Martin, J (2012) Totally Ridiculous and Unnecessary Apps Hall of Fame: Blacksocks App Sorts…Black Socks, CIO, accessed 19 May 2014, <http://blogs.cio.com/iphone/17425/totally-ridiculous-and-unnecessary-apps-hall-fame-blacksocks-app-sortsblack-socks&gt;.

 

McCullough, M (2004) Digital Ground Cambridge, MA: MIT Press: 3-24.

 

Could the Power of Networked Micro-politics overthrow Capitalism? #ARTS3091

6 May

Guattari and Rolnik state that micro-politics is about “the formation of desire in the social field” (1986, p. 182).

 

As online networking empowers individuals to collaborate on a common ground, it has arguably developed and strengthened the concept of micro-politics. Global networking has given society the freedom to push for social, cultural and political change without having to fight the rigid policies of top-down institutions that may prohibit change for capatilist-thirsty reasons.

 

Here are three examples of how online networking has pushed forward, and continues to strengthen, the construction of micro-politics:

 

1. On a personal level, Micro-politics have enabled my family and I to go on holiday to the south of France without having to pay for accommodation. Through the network of HomeForExchange we arranged a “house swap” with a French family– they came and lived in our Sydney home for three weeks while we lived in their French home. As Michel Bauwens stated, we shared our resources as a “common good”, rather than trying to make a profits from rent (P2P Foundation Blog 2014).

 

2. A friend of mine in the UK who loves dogs, but cannot get one as she can’t afford one and her land lord doesn’t allow pets, has still been able to walk, feed and spend time with many different dogs through the website of ‘Borrow My Doggy’ (This network “match doggy owners with local borrowers for walkies, playdays, sleepovers and happy holidays.” This network is collaboratively beneficialas individuals with busy family/working lives are given a break from the time-consuming responsibilities of owning a pet, dog lovers are able to borrow the dogs for “happy doggy time”, and the dogs themselves are getting more walks and playtime.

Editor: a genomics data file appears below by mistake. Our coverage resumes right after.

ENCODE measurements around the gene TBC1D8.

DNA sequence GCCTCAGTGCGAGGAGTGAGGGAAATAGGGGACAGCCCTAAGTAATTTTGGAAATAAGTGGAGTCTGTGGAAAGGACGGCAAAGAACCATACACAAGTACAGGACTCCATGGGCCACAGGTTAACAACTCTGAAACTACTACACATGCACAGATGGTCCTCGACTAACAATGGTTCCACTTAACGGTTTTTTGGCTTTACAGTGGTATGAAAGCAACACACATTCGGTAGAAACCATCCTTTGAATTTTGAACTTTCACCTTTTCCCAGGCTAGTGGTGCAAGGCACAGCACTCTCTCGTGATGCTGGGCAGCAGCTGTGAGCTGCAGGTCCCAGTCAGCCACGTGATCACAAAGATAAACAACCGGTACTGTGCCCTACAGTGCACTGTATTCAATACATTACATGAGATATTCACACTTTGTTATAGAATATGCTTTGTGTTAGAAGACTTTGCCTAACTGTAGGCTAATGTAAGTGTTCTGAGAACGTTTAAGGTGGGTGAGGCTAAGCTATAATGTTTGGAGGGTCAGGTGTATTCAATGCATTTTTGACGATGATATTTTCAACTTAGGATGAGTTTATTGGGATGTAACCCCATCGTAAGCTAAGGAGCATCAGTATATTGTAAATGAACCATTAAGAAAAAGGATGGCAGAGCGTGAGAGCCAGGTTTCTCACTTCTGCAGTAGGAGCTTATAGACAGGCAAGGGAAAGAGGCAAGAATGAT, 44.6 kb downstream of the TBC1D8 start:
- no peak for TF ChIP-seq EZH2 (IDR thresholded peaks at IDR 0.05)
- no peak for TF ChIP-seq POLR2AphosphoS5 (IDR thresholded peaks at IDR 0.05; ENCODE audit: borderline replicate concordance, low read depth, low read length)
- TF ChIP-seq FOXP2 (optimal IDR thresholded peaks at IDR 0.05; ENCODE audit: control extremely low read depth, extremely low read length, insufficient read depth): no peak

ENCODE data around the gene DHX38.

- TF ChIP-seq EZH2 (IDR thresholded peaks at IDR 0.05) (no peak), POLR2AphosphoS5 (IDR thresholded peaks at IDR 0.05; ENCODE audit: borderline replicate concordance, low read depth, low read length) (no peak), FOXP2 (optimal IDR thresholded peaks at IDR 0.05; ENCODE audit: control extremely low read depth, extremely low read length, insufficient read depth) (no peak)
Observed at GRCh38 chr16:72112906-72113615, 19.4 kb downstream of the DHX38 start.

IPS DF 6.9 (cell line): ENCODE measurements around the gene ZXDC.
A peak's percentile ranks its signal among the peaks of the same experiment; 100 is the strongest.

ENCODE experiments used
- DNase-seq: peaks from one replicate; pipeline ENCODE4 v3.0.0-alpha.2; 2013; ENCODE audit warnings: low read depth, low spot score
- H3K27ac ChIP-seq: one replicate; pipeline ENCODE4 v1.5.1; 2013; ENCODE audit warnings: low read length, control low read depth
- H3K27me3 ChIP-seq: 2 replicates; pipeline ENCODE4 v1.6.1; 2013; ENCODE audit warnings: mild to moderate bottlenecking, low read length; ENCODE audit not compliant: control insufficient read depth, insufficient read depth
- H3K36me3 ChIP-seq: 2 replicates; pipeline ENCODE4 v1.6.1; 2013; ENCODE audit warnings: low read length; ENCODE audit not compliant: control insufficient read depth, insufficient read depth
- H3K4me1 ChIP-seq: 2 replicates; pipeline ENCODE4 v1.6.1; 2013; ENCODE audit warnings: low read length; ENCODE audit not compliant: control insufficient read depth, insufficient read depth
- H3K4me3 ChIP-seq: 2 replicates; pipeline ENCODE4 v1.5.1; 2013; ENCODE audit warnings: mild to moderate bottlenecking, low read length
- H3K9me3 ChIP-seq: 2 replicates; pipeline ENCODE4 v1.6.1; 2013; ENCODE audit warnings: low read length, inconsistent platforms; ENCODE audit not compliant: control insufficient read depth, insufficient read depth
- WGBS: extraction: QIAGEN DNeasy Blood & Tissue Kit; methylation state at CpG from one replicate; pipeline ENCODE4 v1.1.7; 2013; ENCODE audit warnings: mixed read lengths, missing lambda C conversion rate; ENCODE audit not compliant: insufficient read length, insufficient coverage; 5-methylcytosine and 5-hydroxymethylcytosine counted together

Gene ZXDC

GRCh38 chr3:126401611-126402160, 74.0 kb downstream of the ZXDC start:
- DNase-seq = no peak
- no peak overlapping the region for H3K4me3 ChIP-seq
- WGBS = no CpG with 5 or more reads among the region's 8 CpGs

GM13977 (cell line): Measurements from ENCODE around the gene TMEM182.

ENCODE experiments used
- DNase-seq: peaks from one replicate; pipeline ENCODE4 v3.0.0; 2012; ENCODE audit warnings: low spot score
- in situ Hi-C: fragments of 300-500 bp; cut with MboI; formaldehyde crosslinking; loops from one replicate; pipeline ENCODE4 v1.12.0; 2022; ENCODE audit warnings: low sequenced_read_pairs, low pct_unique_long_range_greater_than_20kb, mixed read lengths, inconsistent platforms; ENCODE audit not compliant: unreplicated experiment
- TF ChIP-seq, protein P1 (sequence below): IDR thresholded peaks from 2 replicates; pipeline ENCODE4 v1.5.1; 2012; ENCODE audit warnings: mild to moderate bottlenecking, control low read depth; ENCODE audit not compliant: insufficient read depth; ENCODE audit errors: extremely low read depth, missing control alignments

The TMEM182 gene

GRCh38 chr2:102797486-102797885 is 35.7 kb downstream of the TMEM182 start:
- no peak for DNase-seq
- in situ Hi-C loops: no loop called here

3. WIKISPEED, is another example of how networked micro-politics breaks down entrenched capitalist values through sharing knowledge. This Network is a volunteer-based company, which developed, as Bauwens stated, an “open source car called WIKISPEED…in 3 months times they designed a car from scratch, which has a 5 times more fuel efficient motor than industrial cars. It’s sustainable and based on participatory design so people in the whole world can design parts of the car…and can manufacture on demand” (P2P Foundation Blog 2014). All money earned by or donated to WIKISPEED is invested back into the company to assure movement forward with WIKISPEED’s vision (WIKISPEED 2014). This network, like the two mentioned above is “egalitarian” (P2P Foundation Blog 2014) – there is no owner or manager who claims profits for personal benefit.

 

Clearly, the concept of micro-politics has developed and had practical effects on society through the medium of online networks. However, it must be questioned whether micro-politics – the idea of each individual sharing resources and knowledge in order to “change the world into a better place” (WIKISPEED 2014) – would eventually grow popular and powerful enough to overthrow capitalism? Cicero argues that, “the capitalist era is passing” in a way that inevitable, and that the “new economic paradigm, the Collaborative Commons, is starting to “transform the way we live” (Meedabyte 2014). However, I would have to disagree. As evident from William Golding’s 1954 novel Lord of the Flies – a society arguably cannot function without a civilised capitalist structure. Certain people, like young Jack (the antagonist), desire to control others for personal gain rather than to work as a team in order to promote communal equality. Arguably, humans are too selfish to simply share all knowledge, ideas and resources. Structured and accountable political institutions are essential for social order to be maintained and for capitalism to be kept under control.

 

 

References

Bauwens, M (2014) ’Openness, a necessary revolution into a smarter world’, P2P Foundation, February 4, accessed 6 May 2014, <http://blog.p2pfoundation.net/what-is-p2p-an-introduction/2014/02/04>

 

BorrowMyDoggy 2014, accessed 6 May 2014, <https://www.borrowmydoggy.com>

 

Cicero, S 2014, ‘Welcome to Postcapitalism’, Meedabyte, 22 April, accessed 6 May 2014, <http://meedabyte.com/2014/04/22/welcome-to-post-capitalism-plus-5-layers-of-corporate-transformation/>

 

Golding, W 1954, Lord Of the Flies, Faber and Faber, UK

 

Guattari, F and Rolnik, S 1986, Molecular Revolution in Brazil, Micropolitica: Cartografias do desejo, Brazil.

 

HomeForExcahnge 2014, accessed 5 May 2014, <http://www.homeforexchange.com/index2.php?gclid=CNSJz7yDl74CFdd7vQod1RkANg>

 

Terranova,T (2004) ‘From Organisms to Multitudes’ in Network Culture: Politics for the Information Age London: Pluto: 101-106

 

WIKISPEED 2014, accessed 6 May 2014, <http://wikispeed.org&gt;